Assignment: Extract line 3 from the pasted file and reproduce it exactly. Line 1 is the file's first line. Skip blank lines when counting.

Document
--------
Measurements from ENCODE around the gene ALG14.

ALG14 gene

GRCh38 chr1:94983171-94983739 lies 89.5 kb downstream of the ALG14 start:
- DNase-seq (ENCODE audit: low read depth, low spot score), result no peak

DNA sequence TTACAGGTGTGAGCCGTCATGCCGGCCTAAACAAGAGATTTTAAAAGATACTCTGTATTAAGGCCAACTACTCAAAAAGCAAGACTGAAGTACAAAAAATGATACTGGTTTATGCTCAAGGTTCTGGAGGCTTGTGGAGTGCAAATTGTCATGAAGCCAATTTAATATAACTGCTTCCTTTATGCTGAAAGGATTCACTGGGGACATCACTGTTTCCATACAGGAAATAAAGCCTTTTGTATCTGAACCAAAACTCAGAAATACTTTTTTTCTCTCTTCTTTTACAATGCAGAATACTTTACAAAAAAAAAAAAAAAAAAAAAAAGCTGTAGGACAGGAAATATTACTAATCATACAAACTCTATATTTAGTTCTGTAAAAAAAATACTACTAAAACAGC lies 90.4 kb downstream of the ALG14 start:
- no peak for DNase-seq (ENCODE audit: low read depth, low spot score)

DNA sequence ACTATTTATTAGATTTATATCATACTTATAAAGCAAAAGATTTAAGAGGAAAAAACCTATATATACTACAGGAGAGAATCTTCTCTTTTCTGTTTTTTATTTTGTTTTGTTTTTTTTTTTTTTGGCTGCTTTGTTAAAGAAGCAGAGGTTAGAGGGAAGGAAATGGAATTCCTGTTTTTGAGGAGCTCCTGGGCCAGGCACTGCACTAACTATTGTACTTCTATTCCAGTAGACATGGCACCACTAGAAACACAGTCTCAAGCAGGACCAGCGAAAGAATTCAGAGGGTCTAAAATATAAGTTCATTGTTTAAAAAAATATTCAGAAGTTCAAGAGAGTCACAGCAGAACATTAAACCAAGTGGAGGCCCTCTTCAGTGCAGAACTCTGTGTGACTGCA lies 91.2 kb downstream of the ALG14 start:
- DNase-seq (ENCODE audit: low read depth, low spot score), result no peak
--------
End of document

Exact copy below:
GRCh38 chr1:94983171-94983739 lies 89.5 kb downstream of the ALG14 start: